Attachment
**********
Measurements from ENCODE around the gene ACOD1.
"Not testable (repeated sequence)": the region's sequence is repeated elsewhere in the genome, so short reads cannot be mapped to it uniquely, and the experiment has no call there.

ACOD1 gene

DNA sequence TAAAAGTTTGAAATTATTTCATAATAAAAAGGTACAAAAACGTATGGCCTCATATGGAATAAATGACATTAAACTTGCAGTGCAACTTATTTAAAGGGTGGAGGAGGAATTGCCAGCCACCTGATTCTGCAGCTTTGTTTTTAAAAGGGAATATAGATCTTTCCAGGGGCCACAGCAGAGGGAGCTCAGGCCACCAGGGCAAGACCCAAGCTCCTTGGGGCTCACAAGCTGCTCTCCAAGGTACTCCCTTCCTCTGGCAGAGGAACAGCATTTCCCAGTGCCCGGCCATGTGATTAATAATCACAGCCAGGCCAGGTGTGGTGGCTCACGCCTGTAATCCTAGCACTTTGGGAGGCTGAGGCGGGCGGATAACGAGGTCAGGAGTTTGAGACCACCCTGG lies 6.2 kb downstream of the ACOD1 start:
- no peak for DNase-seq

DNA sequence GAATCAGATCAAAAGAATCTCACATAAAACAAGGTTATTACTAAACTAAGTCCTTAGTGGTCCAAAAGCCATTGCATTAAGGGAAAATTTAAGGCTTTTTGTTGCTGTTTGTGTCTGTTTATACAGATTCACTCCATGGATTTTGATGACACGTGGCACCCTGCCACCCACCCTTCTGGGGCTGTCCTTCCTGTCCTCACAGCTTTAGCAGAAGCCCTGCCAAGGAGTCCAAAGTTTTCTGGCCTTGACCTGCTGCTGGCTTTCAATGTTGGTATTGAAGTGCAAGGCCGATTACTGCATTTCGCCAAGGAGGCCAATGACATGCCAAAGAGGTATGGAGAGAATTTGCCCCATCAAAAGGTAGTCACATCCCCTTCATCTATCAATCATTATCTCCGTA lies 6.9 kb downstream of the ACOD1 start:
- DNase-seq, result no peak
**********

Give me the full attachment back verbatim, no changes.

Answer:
Measurements from ENCODE around the gene ACOD1.
"Not testable (repeated sequence)": the region's sequence is repeated elsewhere in the genome, so short reads cannot be mapped to it uniquely, and the experiment has no call there.

ACOD1 gene

DNA sequence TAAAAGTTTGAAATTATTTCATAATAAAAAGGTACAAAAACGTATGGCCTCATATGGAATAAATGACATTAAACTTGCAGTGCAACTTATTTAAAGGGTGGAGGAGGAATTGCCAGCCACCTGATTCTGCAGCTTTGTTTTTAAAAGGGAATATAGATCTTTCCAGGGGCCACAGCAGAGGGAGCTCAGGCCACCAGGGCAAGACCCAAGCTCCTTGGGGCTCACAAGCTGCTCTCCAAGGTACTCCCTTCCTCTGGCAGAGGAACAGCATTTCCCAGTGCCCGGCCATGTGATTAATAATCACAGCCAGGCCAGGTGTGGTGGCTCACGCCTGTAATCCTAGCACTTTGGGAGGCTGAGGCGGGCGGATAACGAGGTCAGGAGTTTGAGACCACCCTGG lies 6.2 kb downstream of the ACOD1 start:
- no peak for DNase-seq

DNA sequence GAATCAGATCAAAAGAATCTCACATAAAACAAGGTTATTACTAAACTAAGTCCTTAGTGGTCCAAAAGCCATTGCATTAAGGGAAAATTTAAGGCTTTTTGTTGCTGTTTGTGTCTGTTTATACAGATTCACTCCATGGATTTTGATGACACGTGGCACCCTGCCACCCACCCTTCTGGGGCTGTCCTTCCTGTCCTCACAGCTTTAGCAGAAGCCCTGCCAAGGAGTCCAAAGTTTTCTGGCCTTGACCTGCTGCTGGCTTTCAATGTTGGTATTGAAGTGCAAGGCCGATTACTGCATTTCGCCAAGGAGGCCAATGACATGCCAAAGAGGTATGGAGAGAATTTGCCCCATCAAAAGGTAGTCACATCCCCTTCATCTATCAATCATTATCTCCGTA lies 6.9 kb downstream of the ACOD1 start:
- DNase-seq, result no peak